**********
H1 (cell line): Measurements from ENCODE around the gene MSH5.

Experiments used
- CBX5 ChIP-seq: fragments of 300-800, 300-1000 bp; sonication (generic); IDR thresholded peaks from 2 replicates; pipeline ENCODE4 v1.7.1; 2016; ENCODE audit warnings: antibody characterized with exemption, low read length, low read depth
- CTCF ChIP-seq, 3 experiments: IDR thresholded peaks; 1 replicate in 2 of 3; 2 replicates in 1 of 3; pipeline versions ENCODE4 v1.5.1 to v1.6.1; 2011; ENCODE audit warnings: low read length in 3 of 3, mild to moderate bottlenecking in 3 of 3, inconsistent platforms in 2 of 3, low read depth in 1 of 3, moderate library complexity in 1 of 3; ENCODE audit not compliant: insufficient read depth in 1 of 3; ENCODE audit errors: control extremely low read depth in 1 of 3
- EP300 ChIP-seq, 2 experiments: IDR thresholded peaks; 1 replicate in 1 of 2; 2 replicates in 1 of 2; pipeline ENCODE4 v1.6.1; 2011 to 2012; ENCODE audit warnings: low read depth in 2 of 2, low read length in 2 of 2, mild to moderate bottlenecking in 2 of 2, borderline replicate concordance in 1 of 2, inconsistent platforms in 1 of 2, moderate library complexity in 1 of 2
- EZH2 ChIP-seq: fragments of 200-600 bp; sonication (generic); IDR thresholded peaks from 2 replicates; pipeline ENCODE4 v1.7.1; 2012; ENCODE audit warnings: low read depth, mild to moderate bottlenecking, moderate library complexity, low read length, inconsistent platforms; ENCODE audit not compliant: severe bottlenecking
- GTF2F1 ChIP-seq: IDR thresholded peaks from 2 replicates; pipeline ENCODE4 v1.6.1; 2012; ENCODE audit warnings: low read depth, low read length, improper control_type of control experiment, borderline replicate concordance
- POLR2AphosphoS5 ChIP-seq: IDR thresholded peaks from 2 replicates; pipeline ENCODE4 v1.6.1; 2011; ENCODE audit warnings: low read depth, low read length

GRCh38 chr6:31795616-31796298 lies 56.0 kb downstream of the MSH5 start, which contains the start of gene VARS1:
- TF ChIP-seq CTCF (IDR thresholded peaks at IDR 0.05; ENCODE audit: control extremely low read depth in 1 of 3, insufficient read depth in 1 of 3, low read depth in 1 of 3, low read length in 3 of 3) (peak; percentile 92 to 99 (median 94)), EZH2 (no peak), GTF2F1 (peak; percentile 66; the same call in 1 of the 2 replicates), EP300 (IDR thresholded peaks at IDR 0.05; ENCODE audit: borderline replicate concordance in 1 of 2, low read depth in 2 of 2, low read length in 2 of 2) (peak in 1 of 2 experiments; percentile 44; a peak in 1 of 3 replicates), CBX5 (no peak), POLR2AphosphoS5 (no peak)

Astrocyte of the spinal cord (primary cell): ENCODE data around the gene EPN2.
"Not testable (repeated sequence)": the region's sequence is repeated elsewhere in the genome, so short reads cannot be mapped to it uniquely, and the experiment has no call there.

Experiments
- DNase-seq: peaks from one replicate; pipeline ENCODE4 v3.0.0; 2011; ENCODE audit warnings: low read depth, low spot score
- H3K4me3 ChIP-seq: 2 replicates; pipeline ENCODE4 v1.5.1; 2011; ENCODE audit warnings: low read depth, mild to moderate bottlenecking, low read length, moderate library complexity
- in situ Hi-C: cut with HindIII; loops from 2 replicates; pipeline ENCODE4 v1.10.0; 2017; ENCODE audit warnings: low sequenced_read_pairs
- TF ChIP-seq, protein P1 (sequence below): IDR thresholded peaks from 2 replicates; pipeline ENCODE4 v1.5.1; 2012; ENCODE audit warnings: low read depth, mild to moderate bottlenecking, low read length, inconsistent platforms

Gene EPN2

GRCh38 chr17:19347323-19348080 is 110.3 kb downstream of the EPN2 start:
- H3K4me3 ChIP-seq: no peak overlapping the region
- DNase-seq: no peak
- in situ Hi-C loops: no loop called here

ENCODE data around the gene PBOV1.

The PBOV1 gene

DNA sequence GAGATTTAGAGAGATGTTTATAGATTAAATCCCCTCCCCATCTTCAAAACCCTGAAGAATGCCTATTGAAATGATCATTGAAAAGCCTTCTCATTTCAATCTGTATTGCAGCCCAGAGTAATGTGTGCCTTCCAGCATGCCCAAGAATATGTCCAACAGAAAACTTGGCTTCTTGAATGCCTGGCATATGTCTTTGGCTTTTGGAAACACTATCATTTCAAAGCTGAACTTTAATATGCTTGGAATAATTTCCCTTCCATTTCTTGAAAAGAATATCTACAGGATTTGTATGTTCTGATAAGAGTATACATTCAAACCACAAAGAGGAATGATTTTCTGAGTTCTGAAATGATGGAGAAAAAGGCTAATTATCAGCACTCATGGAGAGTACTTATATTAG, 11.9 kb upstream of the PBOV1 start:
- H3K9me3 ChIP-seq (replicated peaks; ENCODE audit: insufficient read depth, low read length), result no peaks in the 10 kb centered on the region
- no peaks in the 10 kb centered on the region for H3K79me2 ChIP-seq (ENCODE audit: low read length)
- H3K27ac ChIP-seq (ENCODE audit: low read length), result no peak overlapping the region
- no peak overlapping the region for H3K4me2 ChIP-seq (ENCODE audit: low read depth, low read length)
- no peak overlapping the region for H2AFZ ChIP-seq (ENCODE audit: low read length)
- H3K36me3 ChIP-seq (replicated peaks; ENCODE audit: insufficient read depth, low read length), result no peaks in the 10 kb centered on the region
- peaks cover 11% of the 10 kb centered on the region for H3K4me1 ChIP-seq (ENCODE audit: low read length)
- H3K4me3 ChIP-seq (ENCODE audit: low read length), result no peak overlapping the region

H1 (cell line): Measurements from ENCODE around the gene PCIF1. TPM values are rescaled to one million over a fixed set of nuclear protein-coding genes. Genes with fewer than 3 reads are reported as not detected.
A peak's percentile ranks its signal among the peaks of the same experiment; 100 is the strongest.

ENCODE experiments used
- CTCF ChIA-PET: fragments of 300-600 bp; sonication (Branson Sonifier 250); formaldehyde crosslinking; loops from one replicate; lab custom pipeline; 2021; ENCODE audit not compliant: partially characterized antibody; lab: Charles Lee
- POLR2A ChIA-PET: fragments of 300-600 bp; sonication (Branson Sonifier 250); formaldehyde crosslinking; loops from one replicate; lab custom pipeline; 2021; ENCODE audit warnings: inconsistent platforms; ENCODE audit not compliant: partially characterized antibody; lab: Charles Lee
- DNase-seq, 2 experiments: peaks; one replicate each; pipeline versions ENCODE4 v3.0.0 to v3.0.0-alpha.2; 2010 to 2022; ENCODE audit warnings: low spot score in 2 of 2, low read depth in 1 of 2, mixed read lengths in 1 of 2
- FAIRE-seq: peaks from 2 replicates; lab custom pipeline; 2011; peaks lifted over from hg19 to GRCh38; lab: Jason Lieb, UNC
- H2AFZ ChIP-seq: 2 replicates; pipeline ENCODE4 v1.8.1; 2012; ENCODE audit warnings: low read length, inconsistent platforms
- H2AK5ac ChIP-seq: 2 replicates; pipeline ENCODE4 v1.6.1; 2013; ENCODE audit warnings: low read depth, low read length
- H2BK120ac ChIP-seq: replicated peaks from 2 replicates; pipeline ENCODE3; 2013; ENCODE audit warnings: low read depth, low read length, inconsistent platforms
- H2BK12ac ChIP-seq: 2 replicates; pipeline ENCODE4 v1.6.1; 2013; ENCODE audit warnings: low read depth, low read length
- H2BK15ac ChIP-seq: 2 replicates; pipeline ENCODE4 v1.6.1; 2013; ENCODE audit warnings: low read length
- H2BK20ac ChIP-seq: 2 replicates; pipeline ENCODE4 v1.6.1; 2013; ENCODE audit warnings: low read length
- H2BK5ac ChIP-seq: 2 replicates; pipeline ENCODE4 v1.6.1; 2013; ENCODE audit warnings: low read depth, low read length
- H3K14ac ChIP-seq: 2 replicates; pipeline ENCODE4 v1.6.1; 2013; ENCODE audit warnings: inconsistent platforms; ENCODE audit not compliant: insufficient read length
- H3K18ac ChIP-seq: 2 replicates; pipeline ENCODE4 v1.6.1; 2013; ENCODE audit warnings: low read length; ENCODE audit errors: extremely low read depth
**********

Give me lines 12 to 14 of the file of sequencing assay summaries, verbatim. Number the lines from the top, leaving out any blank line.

"Not testable (repeated sequence)": the region's sequence is repeated elsewhere in the genome, so short reads cannot be mapped to it uniquely, and the experiment has no call there.

Experiments
- DNase-seq: peaks from one replicate; pipeline ENCODE4 v3.0.0; 2011; ENCODE audit warnings: low read depth, low spot score